- To take down or put below.
- To qualify for a rating (occupation).
Probably earlier than the 17th century. From Middle English (and possibly Old English), strican.
To strike something below is to put it away below decks. To “strike the colors” would mean to lower the flag, and therefore, surrender.
(sarcasm) Striking the colors is not done in the civilized world because only cowards surrender, whereas brave sailors die with honor and glory! A good captain would rather valiantly going down with the ship rather than face the disgrace of capitulation. Reports and books will be written describing, in harrowing detail, how you snatched victory from the jaws of defeat! Many posthumous awards will be given, newly christened ships will carry your name into posterity, and you will go down in the annals of naval history as a glorious hero to emulated my thousands of future sailors! That’s clearly all worth the price of your life and the defamation that will eventually occur when people dig up the dirt on you decades later to write about how you weren’t really the hero everyone initially made you out to be.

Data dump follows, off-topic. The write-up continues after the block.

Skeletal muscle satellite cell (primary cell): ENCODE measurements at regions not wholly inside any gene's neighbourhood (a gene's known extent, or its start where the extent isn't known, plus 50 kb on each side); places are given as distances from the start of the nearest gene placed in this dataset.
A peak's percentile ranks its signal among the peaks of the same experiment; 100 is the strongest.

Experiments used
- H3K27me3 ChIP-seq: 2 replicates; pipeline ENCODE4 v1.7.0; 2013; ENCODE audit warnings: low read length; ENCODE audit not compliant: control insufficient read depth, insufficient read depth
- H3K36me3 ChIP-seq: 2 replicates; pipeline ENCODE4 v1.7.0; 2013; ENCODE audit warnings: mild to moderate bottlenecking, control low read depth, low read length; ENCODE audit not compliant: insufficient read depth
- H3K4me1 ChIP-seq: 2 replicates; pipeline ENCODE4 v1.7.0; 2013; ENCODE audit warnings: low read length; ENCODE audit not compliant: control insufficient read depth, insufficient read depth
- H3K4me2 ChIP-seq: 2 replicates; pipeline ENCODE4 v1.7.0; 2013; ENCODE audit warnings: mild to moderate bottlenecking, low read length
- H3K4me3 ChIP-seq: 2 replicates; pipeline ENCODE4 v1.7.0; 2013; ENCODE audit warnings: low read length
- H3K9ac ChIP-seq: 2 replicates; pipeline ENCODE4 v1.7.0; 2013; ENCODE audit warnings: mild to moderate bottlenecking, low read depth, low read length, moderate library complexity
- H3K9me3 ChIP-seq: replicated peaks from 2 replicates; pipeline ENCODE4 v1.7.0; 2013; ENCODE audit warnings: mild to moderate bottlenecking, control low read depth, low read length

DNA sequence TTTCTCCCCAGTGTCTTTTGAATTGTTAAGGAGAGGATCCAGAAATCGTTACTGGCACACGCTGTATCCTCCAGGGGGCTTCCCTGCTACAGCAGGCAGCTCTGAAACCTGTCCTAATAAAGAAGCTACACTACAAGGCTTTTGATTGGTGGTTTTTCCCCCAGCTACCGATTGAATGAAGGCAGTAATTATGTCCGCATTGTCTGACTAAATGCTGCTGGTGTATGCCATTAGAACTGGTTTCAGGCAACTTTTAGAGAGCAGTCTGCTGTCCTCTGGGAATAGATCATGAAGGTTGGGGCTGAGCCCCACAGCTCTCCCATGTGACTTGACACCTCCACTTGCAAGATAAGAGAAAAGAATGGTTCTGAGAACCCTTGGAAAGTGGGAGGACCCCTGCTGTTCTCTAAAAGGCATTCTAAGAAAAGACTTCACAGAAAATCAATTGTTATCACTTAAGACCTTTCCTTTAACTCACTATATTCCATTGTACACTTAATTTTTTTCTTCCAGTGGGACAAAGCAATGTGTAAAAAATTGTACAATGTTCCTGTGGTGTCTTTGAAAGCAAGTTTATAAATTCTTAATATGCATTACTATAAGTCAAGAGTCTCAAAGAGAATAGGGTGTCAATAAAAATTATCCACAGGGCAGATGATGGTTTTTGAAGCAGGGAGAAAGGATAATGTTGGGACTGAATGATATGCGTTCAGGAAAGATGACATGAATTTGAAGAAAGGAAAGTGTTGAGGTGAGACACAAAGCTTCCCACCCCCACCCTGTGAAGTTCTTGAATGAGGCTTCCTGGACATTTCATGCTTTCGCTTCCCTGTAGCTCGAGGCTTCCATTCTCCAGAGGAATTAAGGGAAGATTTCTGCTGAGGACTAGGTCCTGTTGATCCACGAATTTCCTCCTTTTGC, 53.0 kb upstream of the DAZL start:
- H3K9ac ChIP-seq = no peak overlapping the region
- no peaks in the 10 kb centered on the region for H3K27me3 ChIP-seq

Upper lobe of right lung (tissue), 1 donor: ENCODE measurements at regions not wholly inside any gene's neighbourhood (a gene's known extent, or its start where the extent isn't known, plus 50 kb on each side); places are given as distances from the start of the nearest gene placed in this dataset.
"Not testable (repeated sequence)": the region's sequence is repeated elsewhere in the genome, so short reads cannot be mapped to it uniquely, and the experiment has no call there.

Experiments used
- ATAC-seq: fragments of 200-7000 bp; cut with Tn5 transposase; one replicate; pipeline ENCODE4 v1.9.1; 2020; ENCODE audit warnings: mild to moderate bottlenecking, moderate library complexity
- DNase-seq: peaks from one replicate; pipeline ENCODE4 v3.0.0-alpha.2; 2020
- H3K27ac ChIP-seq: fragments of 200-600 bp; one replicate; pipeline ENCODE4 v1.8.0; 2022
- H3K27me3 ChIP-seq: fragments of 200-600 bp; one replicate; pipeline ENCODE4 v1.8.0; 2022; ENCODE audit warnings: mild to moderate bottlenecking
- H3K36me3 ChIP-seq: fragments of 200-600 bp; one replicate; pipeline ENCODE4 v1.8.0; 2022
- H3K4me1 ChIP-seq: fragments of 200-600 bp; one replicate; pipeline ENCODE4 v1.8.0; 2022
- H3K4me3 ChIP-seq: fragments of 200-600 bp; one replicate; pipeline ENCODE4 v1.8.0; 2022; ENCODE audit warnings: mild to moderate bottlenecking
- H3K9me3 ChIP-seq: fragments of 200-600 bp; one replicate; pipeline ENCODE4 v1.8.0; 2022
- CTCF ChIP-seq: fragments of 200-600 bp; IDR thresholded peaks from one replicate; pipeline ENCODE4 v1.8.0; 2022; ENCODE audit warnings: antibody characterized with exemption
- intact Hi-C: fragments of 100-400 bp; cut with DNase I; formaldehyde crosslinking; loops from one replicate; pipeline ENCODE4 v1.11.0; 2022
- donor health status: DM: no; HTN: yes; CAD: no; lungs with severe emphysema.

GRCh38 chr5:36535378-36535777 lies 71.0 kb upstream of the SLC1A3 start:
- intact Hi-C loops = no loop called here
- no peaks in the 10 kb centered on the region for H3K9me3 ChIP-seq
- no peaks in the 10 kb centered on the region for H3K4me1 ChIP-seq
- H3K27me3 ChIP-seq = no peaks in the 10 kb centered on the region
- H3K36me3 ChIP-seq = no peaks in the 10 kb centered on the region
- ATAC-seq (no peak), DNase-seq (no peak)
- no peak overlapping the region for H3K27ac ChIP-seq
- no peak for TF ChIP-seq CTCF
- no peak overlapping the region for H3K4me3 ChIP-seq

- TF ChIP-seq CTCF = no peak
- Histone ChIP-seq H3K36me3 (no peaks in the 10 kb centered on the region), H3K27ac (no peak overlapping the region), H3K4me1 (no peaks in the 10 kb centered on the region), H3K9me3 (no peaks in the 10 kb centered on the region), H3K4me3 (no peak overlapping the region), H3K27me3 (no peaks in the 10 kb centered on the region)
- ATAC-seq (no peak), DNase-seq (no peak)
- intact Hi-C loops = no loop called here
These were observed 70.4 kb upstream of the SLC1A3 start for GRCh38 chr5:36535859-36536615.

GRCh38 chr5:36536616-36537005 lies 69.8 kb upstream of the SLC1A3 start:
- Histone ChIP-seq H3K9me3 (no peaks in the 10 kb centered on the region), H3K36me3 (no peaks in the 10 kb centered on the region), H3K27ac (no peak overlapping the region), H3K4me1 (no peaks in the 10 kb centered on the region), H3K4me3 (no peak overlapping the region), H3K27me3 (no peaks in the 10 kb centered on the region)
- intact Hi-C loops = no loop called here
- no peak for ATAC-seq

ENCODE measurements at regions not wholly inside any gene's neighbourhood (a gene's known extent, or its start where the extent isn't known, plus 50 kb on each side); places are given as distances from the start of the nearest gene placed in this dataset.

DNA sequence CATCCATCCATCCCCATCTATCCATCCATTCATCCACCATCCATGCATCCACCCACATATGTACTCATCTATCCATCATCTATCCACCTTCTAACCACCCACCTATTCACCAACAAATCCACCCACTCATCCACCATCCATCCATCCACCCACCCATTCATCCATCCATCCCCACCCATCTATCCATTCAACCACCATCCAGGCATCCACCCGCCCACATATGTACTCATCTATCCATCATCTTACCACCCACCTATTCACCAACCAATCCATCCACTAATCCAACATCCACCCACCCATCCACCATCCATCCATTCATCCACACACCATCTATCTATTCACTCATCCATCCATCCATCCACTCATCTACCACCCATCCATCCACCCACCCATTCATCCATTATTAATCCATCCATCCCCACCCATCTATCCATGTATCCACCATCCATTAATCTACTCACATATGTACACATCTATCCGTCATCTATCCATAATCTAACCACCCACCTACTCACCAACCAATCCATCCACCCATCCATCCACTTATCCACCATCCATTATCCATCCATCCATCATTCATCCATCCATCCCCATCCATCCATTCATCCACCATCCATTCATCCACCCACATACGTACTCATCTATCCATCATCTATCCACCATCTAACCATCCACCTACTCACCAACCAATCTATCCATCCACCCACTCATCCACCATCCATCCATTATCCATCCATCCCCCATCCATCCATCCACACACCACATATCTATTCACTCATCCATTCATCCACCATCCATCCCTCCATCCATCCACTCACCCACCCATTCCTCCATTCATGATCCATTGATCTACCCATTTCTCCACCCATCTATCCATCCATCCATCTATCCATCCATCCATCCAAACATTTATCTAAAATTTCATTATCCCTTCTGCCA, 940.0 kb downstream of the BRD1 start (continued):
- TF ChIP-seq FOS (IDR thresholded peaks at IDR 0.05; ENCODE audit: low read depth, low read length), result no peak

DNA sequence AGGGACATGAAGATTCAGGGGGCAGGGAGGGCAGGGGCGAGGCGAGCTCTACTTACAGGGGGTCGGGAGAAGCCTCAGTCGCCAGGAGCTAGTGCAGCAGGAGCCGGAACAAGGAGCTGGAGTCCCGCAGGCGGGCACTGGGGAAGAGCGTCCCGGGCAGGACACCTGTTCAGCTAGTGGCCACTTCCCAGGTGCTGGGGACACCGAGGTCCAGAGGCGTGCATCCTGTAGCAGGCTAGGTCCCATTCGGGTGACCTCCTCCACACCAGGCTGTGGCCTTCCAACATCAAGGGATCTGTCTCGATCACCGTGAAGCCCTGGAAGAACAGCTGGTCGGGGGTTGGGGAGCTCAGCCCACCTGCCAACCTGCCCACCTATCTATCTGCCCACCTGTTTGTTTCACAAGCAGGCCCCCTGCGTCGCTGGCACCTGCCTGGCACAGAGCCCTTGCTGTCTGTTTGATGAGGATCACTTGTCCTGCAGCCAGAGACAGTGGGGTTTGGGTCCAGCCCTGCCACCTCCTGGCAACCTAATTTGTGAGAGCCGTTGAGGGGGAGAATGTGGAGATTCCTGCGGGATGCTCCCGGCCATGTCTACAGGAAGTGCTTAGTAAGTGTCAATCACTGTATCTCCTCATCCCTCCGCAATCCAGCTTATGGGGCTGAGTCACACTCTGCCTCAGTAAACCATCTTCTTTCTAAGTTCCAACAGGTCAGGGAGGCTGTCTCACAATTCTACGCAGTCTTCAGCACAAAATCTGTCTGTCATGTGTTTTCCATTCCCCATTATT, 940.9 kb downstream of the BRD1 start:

In the second meaning of the term, sailors who go directly from boot camp to a ship or station without any specialized training at an “A School” are known as “undesignated seamen.” Thus, they have a miserable time trying to figure out what rating (occupation) they want to do. After selecting a rating, going through on-the-job training, and taking other courses, they can “strike for a rating.” Once qualifying for a rating, but not yet a petty officer, they are known as a designated striker. For example, Seaman Jones who struck for a Boatswain’s Mate rating would be Boatswain’s Mate Seaman Jones until becoming a Petty Officer 3rd Class, whereupon he would be Boatswain’s Mate 3rd Class Jones.
Rogers, J.G. (1985). Origins of Sea Terms. Mystic Seaport Museum.